We seem to run across a number of educational games when we shop at thrift. It isn’t uncommon to try to use a board game as both entertainment and an educational tool. Over the years there have been a number of companies that specialized in this type of game. They target both the homeschool market and advertise to grandparents who are looking for a gift idea they can feel good about giving. But once the child outgrows the subject matter, these games inevitably end up at Goodwill for a couple bucks.
In nearly every instance, we pass on buying these types of games. Not because they don’t offer a good lesson, but because they’re not fun to play. Most are so focused on the lesson plan they forgot to employ good game design. This week we made an exception to our “no buy” rule when we found two games by Teaching Concepts. The ratings on BGG were low, but the art and design of the boards made them worth the $1.88 asking price each.
Circulation: An Incredible Journey
Thanks to my recent hospital stay, this one caught my eye first. It’s a pick-up-and-deliver game which requires players to use a “plasma tray” as their pawn. Your goal is to deliver food and oxygen to the brain and limbs. Along the way you will also pick up waste and must dispose of it before continuing your journey (gaseous through the lungs and renal through the kidneys).
Circulation uses a spin-and-move method of moving around the board, which can be very slow. Instead of moving, you might also get an “emergency” as a result. Draw a card from the Emergency Deck, which will tell you what part of the body needs immediate attention and the event that caused it. This must be attended to before returning to your regular game play and typically requires you to deliver white blood cells to a specific area. Each player begins the game with one white blood cell in their plasma tray and can earn additional by collecting it from the bone marrow.
The first person to successfully deliver food and oxygen to all five locations (the head and four limbs) is the winner of Circulation. For a shorter game, you can dictate that only one arm and one leg need be supplied.
Space Hop: A Game of the Planets
Space Hop is a bit simpler than Circulation but makes up for it with its large space-themed board. Each person is collecting points by visiting various planets, trying to be the first to collect 25 credits or more. Players begin the game by rolling one die and starting the game on the space portal with the matching number. Three decks of cards (mission, hop and SNC) are shuffled and placed next to the board. A game of Space Hop is ready to begin.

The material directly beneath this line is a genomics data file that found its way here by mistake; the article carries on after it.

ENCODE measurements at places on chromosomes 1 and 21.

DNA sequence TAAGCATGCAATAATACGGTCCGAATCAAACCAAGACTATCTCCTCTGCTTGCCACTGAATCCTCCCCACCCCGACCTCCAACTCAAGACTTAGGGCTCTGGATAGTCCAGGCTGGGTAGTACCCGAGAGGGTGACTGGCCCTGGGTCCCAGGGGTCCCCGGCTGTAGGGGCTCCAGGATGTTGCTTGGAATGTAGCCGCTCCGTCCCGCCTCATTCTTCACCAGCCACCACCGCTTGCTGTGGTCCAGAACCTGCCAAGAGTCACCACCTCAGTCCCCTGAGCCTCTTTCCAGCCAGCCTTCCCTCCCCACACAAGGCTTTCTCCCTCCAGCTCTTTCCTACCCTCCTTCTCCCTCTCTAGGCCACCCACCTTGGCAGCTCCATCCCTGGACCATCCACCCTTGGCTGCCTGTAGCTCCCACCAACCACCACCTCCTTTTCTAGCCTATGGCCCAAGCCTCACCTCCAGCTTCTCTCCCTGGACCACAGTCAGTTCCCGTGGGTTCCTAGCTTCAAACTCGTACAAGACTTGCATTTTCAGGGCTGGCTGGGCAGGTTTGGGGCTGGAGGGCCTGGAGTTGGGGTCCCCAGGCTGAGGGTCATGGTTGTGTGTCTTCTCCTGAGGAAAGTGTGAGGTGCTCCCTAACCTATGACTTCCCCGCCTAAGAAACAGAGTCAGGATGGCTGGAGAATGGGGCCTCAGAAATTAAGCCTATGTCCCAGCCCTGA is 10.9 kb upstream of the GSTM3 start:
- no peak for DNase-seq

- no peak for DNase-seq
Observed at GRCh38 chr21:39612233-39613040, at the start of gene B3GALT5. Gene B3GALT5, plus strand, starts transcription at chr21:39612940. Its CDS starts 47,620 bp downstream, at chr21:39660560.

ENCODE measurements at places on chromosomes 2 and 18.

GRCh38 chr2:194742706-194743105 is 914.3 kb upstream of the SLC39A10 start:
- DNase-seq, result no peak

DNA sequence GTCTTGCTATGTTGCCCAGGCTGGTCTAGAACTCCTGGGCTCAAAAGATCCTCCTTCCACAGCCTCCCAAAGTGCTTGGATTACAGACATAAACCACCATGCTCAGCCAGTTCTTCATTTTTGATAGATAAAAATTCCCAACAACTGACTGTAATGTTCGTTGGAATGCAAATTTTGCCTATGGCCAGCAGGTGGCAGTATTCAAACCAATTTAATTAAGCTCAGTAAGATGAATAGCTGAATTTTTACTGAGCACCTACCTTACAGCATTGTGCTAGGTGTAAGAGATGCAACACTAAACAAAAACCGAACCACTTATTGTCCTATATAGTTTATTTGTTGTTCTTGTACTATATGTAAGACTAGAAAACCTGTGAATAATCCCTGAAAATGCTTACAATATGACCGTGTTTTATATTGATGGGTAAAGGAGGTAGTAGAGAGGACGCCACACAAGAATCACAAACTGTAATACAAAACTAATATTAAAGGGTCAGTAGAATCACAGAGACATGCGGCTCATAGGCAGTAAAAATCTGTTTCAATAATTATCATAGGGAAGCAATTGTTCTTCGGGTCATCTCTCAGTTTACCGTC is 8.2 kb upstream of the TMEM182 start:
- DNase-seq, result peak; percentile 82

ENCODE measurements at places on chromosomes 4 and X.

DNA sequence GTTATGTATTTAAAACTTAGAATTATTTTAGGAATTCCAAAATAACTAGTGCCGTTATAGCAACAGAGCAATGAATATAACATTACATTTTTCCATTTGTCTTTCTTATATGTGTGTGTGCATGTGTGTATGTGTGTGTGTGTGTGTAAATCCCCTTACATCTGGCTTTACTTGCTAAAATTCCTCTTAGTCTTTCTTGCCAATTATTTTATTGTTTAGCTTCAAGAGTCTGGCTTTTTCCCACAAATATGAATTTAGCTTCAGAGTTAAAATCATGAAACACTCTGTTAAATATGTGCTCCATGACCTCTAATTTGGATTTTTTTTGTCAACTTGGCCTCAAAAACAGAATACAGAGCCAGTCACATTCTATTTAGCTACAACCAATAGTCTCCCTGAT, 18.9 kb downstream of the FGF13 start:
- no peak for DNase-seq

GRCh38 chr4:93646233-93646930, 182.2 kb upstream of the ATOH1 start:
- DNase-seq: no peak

Before the first roll, all players will draw one Mission Card from the top of the deck. This determines the current destination that player is trying to reach. The card is not specific, but gives clues about the location with trivia. If a player does not know the answer, they may look it up using an included decoder wheel and referencing the special code on the Mission Card. This forfeits their turn, but guarantees they are headed in the correct direction.
On a turn a player will decide whether to move from portal to portal (if they began their turn on a portal) or navigate their ship normally by rolling two dice and moving the indicated number of squares. They must avoid all obstacles (other ships, asteroids, comets, the Sun, etc.) and eventually be able to land on the destination by the exact roll of the dice. Any time a person rolls doubles, they are allowed to draw a Hop Card after completing their movement. This allows for quick movement across the board, hopefully in the direction in which they were headed.
Once at a destination, the player draws an SNC card (two, if the mission is preceded by an star). These award the player credits and are kept secret from other players. A new Mission Card is drawn and play continues in the same manner until one person amasses 25 or more credits and becomes the winner of Space Hop.
As with most other educational games, there is no revolutionary game play to be found in either of these Teaching Concepts examples. Both games were designed by specialists in the subjects’ field, not game designers. However, if you do like well-illustrated games that might look nice framed, you won’t go wrong at a couple bucks for a complete example. There are also used copies of Teaching Concepts games always available on eBay, including examples of their other four issues in other subjects.
Have you ever found an educational game that was actually fun to play?